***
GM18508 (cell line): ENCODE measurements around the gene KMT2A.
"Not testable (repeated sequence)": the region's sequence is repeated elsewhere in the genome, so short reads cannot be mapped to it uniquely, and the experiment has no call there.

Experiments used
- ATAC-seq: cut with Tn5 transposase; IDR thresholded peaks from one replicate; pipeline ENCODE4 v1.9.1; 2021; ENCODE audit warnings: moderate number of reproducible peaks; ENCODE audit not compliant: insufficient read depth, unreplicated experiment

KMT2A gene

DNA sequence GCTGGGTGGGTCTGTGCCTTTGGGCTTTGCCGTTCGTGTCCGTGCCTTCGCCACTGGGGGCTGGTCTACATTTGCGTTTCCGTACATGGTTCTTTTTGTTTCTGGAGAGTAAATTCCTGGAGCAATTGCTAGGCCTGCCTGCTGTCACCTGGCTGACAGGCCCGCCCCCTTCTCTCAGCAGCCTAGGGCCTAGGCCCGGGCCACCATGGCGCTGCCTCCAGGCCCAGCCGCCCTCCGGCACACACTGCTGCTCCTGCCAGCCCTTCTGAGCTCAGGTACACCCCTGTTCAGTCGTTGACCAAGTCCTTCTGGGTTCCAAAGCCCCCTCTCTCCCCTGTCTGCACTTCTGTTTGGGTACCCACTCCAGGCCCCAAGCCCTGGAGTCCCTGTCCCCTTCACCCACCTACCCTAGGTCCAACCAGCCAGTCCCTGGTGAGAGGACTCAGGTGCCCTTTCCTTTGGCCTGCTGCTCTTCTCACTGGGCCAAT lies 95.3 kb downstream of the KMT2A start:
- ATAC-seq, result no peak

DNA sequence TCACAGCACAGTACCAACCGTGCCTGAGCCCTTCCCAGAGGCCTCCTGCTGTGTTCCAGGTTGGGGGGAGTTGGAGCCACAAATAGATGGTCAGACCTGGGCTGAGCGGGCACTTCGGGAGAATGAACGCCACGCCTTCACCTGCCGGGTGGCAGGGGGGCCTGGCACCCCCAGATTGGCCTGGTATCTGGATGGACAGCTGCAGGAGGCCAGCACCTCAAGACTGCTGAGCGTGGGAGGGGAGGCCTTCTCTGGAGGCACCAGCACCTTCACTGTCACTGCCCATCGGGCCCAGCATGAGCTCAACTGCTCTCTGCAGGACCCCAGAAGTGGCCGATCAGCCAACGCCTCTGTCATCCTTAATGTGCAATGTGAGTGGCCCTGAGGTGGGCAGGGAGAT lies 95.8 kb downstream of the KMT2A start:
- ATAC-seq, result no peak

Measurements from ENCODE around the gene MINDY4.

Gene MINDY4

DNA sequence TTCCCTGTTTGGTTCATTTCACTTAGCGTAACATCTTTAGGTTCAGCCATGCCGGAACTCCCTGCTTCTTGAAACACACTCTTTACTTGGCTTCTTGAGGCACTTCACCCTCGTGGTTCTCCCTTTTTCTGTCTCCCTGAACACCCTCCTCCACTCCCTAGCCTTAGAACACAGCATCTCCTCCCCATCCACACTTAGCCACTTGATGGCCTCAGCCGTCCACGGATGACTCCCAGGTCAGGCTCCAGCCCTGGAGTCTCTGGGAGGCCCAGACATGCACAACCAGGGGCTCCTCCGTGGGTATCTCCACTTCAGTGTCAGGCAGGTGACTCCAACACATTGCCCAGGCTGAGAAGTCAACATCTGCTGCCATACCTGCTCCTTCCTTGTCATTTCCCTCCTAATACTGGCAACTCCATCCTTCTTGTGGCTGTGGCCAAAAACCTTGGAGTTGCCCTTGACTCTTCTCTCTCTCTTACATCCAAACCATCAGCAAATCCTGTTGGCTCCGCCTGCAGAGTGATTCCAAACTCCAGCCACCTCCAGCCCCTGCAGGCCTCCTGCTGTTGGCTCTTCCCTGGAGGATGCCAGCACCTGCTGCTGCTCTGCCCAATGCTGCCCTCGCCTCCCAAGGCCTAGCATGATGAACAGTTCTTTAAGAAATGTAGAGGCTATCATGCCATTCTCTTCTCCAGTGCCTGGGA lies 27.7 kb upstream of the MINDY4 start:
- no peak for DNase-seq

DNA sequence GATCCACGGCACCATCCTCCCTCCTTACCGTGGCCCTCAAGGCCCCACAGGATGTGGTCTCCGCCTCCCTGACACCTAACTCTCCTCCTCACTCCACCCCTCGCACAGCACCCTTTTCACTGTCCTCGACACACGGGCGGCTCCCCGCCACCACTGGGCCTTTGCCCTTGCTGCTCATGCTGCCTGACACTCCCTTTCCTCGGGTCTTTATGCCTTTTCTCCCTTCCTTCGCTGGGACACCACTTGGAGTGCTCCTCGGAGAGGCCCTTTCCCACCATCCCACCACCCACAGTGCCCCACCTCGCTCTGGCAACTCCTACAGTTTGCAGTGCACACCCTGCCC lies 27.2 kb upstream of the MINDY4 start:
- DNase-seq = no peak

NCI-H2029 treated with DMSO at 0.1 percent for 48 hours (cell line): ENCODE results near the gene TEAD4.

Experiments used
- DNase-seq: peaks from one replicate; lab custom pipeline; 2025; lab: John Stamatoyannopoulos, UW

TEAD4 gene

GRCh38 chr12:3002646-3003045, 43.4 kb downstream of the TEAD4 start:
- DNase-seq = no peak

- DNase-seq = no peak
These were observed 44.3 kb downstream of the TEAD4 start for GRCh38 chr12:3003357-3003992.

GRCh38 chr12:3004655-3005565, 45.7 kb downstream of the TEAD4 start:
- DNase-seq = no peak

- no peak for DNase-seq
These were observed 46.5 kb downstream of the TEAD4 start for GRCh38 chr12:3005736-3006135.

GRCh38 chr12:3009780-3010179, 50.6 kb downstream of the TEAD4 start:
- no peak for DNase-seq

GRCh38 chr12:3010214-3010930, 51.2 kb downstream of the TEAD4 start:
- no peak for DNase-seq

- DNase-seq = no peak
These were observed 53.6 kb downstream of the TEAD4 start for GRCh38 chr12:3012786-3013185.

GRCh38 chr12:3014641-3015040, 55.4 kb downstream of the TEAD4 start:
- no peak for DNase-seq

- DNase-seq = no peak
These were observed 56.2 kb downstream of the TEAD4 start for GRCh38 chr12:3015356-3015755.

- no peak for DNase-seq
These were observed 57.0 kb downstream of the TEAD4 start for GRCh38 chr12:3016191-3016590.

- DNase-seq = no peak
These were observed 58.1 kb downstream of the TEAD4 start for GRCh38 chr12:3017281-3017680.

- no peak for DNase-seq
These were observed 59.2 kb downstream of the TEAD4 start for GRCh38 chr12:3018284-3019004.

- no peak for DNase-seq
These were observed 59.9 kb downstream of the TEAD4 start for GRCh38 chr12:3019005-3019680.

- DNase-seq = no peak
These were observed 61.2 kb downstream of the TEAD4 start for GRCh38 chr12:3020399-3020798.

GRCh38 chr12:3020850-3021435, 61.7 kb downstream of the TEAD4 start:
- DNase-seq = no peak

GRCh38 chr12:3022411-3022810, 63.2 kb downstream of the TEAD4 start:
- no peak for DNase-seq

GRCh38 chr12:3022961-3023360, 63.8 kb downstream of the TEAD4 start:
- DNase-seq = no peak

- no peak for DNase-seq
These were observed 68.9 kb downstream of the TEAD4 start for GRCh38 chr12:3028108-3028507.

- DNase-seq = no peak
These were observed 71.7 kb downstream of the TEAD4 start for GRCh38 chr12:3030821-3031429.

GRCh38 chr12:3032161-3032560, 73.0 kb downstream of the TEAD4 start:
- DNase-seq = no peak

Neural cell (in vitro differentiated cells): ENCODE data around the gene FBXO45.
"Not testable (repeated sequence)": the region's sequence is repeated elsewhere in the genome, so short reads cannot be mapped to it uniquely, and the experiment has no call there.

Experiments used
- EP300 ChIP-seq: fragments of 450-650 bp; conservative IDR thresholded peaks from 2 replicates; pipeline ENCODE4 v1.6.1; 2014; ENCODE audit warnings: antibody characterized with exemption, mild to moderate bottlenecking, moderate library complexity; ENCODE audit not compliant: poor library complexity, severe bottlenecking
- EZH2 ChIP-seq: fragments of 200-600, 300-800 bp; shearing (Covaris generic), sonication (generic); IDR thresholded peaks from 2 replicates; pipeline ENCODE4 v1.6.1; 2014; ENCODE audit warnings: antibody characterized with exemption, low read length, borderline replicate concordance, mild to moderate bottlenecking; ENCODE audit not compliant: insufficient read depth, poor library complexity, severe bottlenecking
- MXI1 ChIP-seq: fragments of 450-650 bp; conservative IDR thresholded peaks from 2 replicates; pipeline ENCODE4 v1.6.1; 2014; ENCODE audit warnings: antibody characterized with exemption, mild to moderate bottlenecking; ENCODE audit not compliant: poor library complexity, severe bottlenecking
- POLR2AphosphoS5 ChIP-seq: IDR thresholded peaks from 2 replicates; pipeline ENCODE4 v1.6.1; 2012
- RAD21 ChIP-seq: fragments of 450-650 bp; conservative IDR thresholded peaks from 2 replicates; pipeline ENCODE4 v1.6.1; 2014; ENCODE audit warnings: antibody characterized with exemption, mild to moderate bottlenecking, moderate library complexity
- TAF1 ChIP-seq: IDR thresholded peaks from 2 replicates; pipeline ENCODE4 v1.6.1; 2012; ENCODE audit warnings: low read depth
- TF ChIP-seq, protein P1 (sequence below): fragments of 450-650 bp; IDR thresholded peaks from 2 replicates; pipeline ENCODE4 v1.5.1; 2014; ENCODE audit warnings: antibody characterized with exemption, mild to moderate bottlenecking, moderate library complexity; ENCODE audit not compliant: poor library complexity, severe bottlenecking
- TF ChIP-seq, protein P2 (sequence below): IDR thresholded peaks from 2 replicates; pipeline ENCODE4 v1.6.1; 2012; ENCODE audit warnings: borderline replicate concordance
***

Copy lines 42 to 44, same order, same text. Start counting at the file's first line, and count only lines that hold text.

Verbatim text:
- no peak for DNase-seq
These were observed 59.2 kb downstream of the TEAD4 start for GRCh38 chr12:3018284-3019004.

- no peak for DNase-seq